The defense lawyer for Joan M. Booth, who was convicted of conspiracy and tax evasion in connection with the management of the Clifton Terrace apartments in the mid-1970s, told a federal judge yesterday his client had "suffered a great deal" and should not be sent to jail.

Instead, attorney Thomas Abbenante urged U.S. District Judge John Garrett Penn to send Booth, 39, to a halfway house for six months so she could continue to work at her secretarial job, and to require her to perform 1,000 hours of community service and pay the federal government the $4,571 in 1976 income taxes she evaded.

But Assistant U.S. Attorney Melanie G. Dorsey said Booth, a former official of P.I. Properties Inc., the firm that owned and managed the Northwest Washington complex, "made a conscious decision . . . to commit the crimes" and should be given "nothing short of substantial sentences" on both charges.

Booth, who once was the Clifton Terrace project manager and now works at the National Governors Association, faces up to 10 years' imprisonment and fines totaling $20,000. Penn set sentencing for Sept. 21.

After listening to the lawyers' arguments, three character witnesses for Booth and a plea for leniency from Booth's daughter, Michelle, a sophomore at Harvard, Penn said he had an "open mind" on what sentence to impose.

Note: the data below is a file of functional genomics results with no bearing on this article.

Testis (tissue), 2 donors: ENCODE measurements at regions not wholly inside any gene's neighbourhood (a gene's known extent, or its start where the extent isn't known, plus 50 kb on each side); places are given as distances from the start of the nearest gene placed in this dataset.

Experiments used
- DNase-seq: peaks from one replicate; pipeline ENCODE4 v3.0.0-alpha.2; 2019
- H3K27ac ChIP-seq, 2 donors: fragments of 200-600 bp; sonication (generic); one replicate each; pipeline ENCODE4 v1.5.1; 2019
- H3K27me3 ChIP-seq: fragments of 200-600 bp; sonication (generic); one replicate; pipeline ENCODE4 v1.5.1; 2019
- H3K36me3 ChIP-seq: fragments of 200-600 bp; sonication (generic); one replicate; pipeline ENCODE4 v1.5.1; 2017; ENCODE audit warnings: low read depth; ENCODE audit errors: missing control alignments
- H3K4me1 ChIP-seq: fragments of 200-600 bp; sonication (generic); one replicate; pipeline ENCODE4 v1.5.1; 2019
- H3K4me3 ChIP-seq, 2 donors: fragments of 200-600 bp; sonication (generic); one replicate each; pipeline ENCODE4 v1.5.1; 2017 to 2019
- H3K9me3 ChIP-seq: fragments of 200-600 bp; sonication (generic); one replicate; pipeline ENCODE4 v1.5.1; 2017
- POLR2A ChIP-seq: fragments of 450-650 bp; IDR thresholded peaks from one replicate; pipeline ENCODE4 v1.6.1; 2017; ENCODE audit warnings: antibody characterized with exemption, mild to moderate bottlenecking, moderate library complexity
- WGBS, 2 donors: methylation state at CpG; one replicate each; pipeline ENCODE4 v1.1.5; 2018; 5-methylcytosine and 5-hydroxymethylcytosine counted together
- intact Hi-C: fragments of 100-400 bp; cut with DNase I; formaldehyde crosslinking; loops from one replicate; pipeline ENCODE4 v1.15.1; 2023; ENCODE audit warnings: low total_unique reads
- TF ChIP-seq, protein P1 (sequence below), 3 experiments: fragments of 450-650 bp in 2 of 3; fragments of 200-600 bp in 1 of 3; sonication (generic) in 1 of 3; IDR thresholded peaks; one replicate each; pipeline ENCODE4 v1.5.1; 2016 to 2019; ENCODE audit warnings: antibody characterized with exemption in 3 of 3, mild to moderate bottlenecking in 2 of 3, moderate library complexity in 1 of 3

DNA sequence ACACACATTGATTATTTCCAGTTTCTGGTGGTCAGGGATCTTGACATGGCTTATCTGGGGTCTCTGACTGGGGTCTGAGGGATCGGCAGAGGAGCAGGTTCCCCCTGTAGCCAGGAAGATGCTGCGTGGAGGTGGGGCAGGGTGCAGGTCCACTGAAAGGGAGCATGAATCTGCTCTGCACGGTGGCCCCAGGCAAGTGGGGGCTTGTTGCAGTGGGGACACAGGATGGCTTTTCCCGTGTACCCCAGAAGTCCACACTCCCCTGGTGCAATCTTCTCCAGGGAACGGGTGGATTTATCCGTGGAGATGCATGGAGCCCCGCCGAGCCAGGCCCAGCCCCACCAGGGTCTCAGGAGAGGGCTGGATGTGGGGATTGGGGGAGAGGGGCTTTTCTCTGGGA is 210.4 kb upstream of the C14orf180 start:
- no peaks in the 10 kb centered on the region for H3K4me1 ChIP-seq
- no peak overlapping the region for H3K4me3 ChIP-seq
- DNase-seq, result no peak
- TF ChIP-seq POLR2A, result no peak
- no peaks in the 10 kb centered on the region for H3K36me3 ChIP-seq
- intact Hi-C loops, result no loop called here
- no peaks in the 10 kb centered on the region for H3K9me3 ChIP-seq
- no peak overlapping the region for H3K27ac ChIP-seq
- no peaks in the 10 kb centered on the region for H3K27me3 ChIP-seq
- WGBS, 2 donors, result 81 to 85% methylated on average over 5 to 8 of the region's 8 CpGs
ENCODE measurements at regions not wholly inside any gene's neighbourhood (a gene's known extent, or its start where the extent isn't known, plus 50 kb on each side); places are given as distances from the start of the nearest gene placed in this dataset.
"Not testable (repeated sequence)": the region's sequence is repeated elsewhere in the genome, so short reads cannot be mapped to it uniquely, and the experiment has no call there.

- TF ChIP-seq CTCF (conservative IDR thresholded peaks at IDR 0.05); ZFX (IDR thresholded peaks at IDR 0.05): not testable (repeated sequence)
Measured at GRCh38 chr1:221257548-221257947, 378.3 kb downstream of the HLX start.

But the judge told Booth, who pleaded guilty last October, that after hearing evidence against her during the recent nine-week trial of Booth's older sister, Mary Treadwell, "it seems quite clear . . . that you are clearly guilty."

A jury in late July convicted Treadwell, the former head of the now-defunct Youth Pride job-training program and P.I. Properties, its real estate affiliate, of conspiring to defraud the federal government and Clifton Terrace tenants and of making seven false statements to the government. Her lawyers have asked Penn to overturn the verdict, and no sentencing date has been set for Treadwell.

The amount of funds distributed this week under the Job Training Partnership Act was reported incorrectly yesterday. The figure is $26.8 million.